Created: October 07, 2020 06:21 PM
ROCHESTER, N.Y. (WHEC) — A decision to remove four dozen judges in New York State at the end of the year has the potential to impact cancer patients who are suing for money before they die.
News10NBC learned this impacts our area because one of the judges forced to leave office handles these cases exclusively.
The judges did nothing wrong except be more than 70 years old in a COVID-19 crisis. State law says judges over 70 have to get re-certified every two years. In September, Gov. Andrew Cuomo, using executive powers, cut the court's budget by $300 million.
As a result of that decision, the state court administration in Albany denied certification to 46 judges including New York State Supreme Court Justice John Ark.
"Oh it was no surprise," Judge Ark said outside our station Wednesday
Judge Ark and Judge James Piampiano—who handled the Charlie Tan murder case when he was a county court judge—had their re-certification denied by the state court. Their last day on the bench is Dec. 31.
"They certainly need the judges," Ark said. "But there's always budgetary concerns."
Judge Ark has the Rochester Police Accountability Board case, the Brighton Whole Foods case and just about every election-related lawsuit ends up on his docket.
But what makes him unique is that he handles all of the cancer cases caused by asbestos. The cancer is called mesothelioma.
Because the lifespan of patients is so short, Ark gets the cases done in a year when most lawsuits take three to four.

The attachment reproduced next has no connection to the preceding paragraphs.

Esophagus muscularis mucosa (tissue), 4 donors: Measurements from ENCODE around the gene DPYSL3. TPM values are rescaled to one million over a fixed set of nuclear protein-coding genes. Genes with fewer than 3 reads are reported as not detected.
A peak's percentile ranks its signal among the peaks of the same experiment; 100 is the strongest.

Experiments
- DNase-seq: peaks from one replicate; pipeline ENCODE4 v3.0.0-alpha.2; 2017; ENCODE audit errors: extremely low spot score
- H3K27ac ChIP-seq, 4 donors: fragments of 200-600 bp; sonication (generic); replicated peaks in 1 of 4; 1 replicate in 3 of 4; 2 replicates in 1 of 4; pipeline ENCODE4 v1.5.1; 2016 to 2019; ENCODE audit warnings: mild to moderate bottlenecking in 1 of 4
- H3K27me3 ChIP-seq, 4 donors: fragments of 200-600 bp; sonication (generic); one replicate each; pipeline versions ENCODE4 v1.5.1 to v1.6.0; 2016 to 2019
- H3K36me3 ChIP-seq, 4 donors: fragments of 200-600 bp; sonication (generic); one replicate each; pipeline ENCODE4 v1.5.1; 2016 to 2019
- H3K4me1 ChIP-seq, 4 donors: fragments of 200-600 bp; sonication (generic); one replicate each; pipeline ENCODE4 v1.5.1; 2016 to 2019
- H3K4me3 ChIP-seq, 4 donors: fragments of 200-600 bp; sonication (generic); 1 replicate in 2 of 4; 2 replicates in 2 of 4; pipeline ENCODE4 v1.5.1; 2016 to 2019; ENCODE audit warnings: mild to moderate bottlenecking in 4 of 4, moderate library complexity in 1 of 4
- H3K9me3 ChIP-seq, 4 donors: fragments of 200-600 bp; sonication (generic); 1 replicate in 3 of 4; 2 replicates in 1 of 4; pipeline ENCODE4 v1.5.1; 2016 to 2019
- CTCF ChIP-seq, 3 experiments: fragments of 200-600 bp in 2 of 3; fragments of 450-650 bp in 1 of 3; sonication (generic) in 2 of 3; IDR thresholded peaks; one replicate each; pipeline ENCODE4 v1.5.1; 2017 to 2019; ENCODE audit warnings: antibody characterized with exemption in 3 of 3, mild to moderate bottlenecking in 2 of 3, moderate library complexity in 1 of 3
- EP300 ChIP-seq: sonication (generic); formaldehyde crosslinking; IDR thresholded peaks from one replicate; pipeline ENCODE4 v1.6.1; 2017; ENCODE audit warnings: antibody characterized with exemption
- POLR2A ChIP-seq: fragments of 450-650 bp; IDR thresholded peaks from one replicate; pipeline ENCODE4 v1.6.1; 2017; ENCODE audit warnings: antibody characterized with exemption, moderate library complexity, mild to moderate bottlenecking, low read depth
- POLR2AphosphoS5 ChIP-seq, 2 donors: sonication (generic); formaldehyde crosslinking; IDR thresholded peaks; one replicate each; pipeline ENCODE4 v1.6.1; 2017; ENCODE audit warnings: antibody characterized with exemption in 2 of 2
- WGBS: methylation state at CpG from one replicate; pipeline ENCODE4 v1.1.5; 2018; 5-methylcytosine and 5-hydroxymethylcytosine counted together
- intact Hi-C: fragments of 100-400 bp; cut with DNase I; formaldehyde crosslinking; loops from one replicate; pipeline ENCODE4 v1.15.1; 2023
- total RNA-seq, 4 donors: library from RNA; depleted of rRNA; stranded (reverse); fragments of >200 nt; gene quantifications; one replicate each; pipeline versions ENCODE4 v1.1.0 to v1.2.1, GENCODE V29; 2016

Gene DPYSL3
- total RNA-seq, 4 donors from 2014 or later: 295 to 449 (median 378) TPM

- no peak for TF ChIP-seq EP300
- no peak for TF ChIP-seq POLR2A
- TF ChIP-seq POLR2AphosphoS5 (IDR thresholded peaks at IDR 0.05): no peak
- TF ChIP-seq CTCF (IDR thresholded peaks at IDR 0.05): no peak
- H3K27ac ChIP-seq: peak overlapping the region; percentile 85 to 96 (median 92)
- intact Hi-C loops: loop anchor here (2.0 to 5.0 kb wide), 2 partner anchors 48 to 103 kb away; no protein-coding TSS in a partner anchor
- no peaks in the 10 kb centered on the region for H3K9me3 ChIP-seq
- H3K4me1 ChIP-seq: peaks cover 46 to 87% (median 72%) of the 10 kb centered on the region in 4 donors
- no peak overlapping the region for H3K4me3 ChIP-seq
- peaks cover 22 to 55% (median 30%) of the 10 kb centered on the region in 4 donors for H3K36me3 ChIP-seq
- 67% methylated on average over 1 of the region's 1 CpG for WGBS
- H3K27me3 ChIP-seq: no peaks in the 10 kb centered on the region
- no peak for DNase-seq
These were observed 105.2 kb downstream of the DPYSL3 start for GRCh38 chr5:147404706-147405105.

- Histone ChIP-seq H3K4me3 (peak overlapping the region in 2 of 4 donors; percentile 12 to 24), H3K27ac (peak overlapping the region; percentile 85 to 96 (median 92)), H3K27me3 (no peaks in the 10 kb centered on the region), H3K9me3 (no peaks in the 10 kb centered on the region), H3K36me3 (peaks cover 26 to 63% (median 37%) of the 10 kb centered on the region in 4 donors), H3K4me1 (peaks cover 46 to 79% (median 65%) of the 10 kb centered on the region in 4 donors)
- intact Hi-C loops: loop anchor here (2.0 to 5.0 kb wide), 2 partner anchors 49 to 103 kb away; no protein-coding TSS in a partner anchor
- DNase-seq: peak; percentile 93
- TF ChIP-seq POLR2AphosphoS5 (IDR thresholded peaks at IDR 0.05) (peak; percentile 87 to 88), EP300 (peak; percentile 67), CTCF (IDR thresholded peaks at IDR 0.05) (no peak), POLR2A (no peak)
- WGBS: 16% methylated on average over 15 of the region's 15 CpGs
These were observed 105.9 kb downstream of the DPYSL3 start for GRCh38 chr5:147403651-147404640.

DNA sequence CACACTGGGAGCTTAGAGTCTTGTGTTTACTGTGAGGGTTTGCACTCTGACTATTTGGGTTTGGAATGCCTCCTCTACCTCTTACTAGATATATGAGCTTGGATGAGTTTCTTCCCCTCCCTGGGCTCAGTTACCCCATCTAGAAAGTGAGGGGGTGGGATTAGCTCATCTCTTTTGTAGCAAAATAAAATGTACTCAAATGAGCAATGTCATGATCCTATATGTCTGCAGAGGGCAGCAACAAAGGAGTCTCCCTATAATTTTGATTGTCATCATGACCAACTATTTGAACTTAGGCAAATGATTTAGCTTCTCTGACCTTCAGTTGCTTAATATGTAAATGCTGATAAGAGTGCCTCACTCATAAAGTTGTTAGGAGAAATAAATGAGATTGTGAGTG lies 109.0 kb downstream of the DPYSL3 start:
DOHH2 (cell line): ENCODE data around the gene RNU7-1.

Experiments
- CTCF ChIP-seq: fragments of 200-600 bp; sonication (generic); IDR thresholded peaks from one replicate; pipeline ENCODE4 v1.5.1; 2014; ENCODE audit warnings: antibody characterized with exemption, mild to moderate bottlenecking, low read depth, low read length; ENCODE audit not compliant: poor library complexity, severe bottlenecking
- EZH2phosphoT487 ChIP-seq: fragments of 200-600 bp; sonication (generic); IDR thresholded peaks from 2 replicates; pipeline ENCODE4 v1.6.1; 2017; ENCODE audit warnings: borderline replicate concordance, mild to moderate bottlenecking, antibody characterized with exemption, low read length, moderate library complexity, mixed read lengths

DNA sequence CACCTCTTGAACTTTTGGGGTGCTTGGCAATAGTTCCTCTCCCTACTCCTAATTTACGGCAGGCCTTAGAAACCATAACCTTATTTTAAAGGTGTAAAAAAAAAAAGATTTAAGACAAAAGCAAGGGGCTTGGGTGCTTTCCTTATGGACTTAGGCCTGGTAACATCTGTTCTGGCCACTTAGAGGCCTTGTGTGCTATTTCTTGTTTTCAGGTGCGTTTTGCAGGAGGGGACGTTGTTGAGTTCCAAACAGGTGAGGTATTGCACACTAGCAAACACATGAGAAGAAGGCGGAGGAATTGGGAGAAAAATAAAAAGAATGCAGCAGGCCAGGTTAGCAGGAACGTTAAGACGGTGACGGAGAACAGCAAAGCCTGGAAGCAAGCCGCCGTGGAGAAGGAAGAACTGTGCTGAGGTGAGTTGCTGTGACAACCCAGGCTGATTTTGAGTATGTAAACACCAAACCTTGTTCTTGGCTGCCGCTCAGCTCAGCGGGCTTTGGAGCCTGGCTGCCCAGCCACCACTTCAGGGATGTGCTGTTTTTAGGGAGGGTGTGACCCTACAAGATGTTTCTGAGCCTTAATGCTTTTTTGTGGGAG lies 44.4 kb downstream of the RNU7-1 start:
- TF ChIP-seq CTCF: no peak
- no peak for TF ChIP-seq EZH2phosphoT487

There are 50 pending cases in his court right now.
"In particular these cases are concerning because of the immediacy of the outcome of the case," he said.
Come January, Ark's cases will get shared with other judges.
John Comerford, Lipsitz and Ponterio law firm: "And some people might say -- oh what's a slight delay of a month of two months? My clients don't have eight weeks."
John Comerford is the lawyer for these cancer patients and their families. He's in the firm Lipsitz and Ponterio.
Many of his clients worked for Kodak, Xerox and RG&E.
They don't sue the companies, they sue the asbestos suppliers.
Brean: "These cases aren't just going to end, they'll go to a different judge. Won't the case just pick up with a different judge?"
John Comerford: "Well I'm afraid any judge who's got these cases she or he are going to have a very busy docket."
Comerford connected me with a former client whose father worked at Kodak for 30 years. 20 years into retirement he was diagnosed with mesothelioma. The client, who asked that I not share her name, says he father died before the lawsuit was done. She says her mother was awarded money.
"It was certainly helpful for her to know these companies had to fork over money to her," the client said.
When we talked about the departure of Judge Ark she said she fears the outstanding cases will "be lost in the system and half of them won't be getting justice."
John Comerford, Lipsitz and Ponterio law firm: "I've got clients with trial dates, for example, on December 1st. We have clients with trial dates in January and February and I'm concerned that once the truck goes off the highway it's going to be really hard to get it back on again."
In a memo dated Sept. 29, the chief administrative judge in New York, Lawrence Marks, said the projected savings by eliminating 46 judges is $55 million over two years.
"This will far better help enable the court system to avoid layoffs or greatly reduce the number of layoffs should that extreme measure become unavoidable."
I spoke to Judge Craig Doran, the administrative judge for our area, the 7th judicial district.
He said they are working on a plan on how to deal with Judge Ark's cancer cases.
"It's going to be difficult to transition," Judge Doran said. "We are working on it now."
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